A Little Life by Hanya Yanagihara - 2016 - 720 Pages
“A Little Life: The Great Gay Novel Might Be Here-
Hanya Yanagihara’s novel is an astonishing and ambitious chronicle of queer life in America.” From The Atlantic
A Little Life is a very powerful work, a work to stay with you for a long time.
The novel focuses on four men who met while attending a college in Massachusetts. They move to New York City to seek their future. In The group are Malcolm, an architectural student from a very wealthy biracial family. JB is a painter of Hatian descent hoping to establish himself in the art world, and Willem, an aspiring actor. The central figure in A Little Life is Jude, who grows to become one of highest regarded attorneys in the City. Like Willem, he is an orphan. Jude and Willem share an apartment after graduation. Jude’s early life history and ethnic background are at first veiled in shadows. Jude has serious health issues. In the gradually evolving account of the life of Jude before he reached college a horribly painful long drawn out we learn of sixteen years of sexual abuse at the hands of the Christian Brothers who run the orphanage.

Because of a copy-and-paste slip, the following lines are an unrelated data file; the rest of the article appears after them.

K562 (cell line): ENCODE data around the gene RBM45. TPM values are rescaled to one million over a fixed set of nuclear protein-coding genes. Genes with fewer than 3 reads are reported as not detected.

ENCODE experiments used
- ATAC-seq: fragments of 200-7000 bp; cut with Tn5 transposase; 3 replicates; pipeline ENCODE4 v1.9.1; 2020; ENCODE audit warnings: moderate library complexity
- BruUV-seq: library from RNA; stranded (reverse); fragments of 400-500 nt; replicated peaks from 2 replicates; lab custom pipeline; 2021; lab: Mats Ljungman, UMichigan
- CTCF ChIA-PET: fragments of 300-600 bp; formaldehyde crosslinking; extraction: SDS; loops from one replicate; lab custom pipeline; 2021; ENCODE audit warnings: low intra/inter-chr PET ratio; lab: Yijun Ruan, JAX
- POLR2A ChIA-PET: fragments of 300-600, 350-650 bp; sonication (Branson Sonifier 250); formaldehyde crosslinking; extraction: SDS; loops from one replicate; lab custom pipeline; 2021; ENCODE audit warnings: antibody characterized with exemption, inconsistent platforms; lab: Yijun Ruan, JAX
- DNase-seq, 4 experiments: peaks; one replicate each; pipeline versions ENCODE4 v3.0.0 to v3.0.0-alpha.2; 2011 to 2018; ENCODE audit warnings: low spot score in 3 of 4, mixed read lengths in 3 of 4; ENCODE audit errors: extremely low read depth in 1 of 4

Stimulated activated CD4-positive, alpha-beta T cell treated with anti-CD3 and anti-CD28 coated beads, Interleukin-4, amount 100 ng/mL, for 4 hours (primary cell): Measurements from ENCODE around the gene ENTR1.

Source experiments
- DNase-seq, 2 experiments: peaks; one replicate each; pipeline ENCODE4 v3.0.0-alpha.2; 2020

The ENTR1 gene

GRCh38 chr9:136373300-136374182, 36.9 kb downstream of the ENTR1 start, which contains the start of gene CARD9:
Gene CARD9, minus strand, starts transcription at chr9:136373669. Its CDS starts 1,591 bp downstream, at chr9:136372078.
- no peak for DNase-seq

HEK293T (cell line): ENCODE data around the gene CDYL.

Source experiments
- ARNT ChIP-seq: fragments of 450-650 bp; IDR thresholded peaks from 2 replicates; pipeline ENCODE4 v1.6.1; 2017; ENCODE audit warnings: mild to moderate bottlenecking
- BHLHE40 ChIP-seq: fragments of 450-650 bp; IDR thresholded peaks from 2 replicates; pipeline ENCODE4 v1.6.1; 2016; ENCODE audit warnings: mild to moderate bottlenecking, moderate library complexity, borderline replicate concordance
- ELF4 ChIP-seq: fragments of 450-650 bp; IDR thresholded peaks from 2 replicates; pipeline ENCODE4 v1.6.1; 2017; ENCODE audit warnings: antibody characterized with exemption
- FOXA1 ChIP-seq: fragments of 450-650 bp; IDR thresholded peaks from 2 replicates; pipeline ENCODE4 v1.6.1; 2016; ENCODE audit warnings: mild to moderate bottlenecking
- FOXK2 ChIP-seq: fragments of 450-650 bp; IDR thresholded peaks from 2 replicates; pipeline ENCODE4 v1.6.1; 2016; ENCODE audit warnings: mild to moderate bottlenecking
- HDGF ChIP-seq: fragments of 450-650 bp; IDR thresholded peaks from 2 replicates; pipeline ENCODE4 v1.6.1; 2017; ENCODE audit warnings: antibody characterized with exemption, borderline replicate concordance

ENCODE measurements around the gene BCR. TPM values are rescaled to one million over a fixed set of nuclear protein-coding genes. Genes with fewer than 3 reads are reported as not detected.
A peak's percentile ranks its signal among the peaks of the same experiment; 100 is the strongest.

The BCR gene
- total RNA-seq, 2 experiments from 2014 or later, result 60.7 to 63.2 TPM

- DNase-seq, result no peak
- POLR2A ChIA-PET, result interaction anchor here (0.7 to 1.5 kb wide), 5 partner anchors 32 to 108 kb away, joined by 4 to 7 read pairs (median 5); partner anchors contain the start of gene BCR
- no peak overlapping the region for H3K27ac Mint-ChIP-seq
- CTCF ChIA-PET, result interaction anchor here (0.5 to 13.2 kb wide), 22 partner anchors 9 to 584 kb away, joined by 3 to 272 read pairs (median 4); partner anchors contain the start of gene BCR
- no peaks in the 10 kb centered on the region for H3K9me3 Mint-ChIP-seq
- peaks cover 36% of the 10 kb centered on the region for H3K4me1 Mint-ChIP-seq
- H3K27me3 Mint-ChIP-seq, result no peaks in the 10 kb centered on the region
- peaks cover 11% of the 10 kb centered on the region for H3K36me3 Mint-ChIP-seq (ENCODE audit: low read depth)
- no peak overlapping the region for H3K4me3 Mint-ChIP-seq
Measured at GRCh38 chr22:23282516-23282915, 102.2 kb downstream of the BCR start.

Jude does very well in his law practice. His friends obtain great success also.
At age thirty a Professor who was his mentor, Harold, in law school, along with his wife, adopts Jude. As close as he is to his three friends, June cannot begin to tell his friends sbout his years of abuse.
The novel goes into great depth treating the evolving relationships of the four friends. Jude’s health gets worse, he has been cutting himself, mostly on his legs, for years. We see how Jude struggles to cope with the impact of years of abuse on his life.
A Little Life is a work of great depth. It may become an LGTBQ classic. It is not an easy to read feel good book. I highly endorse this work. It deserves all the praise it has gotten.
The novel swiches points of view among the friends, Harold, and an omiscient narrator.
There is a very good essay on why A Little Life is a great work about being a Gay man in America in The Atlantic.
A very good interview in Electric Literature
I hope to read her first book The People in The Trees soon.